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Error in the “Informing the Accused” form doesn’t help drivers accused of OWI

State v. Scott W. Heimbruch, 2020 WI App 68; case activity (including briefs)

When an officer arrests a driver either for OWI or for causing death or great bodily harm without suspicion of OWI and requests a chemical test, he must read  the driver the legislatively prescribed “Informing the Accused” form. See §343.305(3) and (4). The form describes the potential penalties the driver faces for refusing the chemical test. In 2017, the Wisconsin Supreme Court declared that the form’s information for drivers accused of causing death or great bodily harm without suspicion OWI was inaccurate. See State v. Blackman, 2017 WI 77, ¶¶5, 38, 377 Wis. 2d 339, 898 N.W.2d 774. Unfortunately, the legislature has never bothered to change the form.

A sheriff stopped Heimbruch’s vehicle after seeing it cross the center line into a lane of oncoming traffic. Heimbruch had glassy eyes and slurred speech and smelled of alcohol. He also failed field sobriety tests. When he refused a chemical test, the sheriff read him the Informing the Accused form. The part of the form pertaining to Heimbruch’s situation was accurate. The part pertaining to drivers who are not suspected of OWI was inaccurate, due to legislative inaction.

At his refusal hearing, Heimbruch moved to dismiss the notice of intent to revoke his license because the Informing the Accused form contained inaccurate information about drivers who are not accused of OWI. The circuit court ruled in his favor, but the court of appeals reversed because the inaccurate information did not apply to Heimbruch.

The court of appeals’ decision hinged on Washburn Cnty. v. Smith, 2008 WI 23, ¶51, 308 Wis. 2d 65, 746 N.W.2d 243, which identified two lines of cases addressing challenges to the information provided by law enforcement officers to drivers who refuse to submit to chemical tests. One line of cases holds that if the officer fails to provide the information required by §343.305(4), then the driver’s operating provisions may not be revoked. See e.g. State v.Wilke, 152 Wis. 2d 243, 448 N.W.2d 13 (Ct. App. 1989).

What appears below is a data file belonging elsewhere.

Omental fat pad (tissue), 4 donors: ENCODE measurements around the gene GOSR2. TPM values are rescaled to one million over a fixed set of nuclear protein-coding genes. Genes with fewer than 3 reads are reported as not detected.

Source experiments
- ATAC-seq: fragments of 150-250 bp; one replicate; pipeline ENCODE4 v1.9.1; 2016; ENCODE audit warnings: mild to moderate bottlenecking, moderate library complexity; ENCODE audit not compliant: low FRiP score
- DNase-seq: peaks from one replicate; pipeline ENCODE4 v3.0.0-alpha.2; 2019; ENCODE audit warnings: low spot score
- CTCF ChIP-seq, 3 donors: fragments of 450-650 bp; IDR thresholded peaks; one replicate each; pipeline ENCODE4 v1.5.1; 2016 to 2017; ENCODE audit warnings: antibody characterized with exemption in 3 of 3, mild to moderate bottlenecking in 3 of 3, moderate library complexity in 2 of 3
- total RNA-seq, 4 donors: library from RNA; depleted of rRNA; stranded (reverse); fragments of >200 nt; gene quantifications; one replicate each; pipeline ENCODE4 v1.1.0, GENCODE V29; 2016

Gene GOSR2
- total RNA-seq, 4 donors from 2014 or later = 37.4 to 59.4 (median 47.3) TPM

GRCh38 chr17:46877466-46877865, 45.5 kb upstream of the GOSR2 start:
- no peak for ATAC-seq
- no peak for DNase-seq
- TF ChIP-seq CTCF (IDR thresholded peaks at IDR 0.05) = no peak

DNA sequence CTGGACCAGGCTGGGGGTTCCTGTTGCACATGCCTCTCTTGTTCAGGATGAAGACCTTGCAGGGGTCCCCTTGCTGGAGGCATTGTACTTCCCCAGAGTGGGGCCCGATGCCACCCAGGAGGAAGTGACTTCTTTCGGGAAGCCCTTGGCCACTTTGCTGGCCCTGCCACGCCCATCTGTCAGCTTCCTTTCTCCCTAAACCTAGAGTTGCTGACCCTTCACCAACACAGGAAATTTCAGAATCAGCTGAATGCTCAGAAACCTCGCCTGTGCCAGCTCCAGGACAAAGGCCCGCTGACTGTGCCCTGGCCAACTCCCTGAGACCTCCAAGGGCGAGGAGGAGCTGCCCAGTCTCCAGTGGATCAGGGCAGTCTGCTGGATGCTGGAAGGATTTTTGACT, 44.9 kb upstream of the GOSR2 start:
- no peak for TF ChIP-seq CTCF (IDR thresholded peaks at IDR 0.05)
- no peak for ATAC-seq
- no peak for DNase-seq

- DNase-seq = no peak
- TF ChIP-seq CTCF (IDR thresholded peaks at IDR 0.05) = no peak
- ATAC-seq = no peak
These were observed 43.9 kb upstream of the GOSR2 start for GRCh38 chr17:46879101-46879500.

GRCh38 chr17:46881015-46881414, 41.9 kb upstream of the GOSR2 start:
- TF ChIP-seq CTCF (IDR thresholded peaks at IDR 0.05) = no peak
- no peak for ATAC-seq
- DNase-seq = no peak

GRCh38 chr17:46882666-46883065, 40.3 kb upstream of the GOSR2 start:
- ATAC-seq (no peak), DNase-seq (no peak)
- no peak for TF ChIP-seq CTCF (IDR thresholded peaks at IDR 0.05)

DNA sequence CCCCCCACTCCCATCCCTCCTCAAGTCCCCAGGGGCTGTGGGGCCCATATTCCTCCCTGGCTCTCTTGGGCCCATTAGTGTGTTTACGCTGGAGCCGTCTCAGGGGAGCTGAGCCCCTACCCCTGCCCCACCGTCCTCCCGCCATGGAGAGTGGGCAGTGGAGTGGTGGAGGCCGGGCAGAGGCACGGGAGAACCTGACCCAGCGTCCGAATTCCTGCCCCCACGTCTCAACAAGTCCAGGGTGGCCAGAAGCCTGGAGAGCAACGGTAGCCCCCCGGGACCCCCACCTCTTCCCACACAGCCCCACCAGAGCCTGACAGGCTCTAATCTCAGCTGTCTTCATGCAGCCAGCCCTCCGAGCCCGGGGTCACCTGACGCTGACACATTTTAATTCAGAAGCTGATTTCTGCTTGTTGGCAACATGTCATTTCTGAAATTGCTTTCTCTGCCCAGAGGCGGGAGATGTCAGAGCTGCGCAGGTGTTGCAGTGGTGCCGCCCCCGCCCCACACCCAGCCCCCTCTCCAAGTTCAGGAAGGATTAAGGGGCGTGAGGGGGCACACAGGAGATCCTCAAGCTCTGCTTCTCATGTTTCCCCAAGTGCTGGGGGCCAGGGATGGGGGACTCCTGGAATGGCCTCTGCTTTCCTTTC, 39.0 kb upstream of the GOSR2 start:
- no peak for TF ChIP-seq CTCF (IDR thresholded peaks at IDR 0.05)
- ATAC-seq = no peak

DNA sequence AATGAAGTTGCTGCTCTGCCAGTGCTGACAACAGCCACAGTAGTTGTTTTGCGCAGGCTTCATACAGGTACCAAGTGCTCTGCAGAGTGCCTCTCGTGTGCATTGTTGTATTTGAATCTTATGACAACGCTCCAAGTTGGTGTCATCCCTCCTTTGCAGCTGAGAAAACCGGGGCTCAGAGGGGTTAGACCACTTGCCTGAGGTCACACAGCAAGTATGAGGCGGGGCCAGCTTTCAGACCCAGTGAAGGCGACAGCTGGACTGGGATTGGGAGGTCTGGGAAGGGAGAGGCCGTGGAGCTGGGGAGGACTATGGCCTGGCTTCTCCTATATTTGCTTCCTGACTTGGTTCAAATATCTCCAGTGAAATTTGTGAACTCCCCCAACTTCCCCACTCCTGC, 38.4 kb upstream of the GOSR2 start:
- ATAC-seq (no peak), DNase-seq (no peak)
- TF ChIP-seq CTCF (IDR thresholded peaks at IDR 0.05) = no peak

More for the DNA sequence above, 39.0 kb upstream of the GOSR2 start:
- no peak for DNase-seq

The other line of cases holds that if the officer provides the statutorily required information and additional, incorrect information, then the driver must prove by a preponderance of the evidence that the additional information caused him to refuse the chemical test. See e.g. County of Ozaukee v. Quelle, 198 Wis. 2d 269, 542 N.W.2d 196 (Ct. App. 1995)(additional information accurate); State v. Ludwigson, 212 Wis. 2d 871, 569 N.W.2d 762 (Ct. App. 1997)(additional information in accurate).

The court of appeals held that Heimbruch’s situation did not fall within either line of cases. Rather, the sheriff accurately informed Heimbruch of the “actual, proper statutory procedures” that applied to him, which is all the law requires. Opinion, ¶34.

Heimbruch also argued that the court of appeals should rule for him and impede the State’s ability to prosecute suspected drunk drivers in order to “light a fire under the legislature” since it had not updated the Informing the Accused form. Because he cited no law to support this request, the court of would not consider the argument. Opinion, ¶35.

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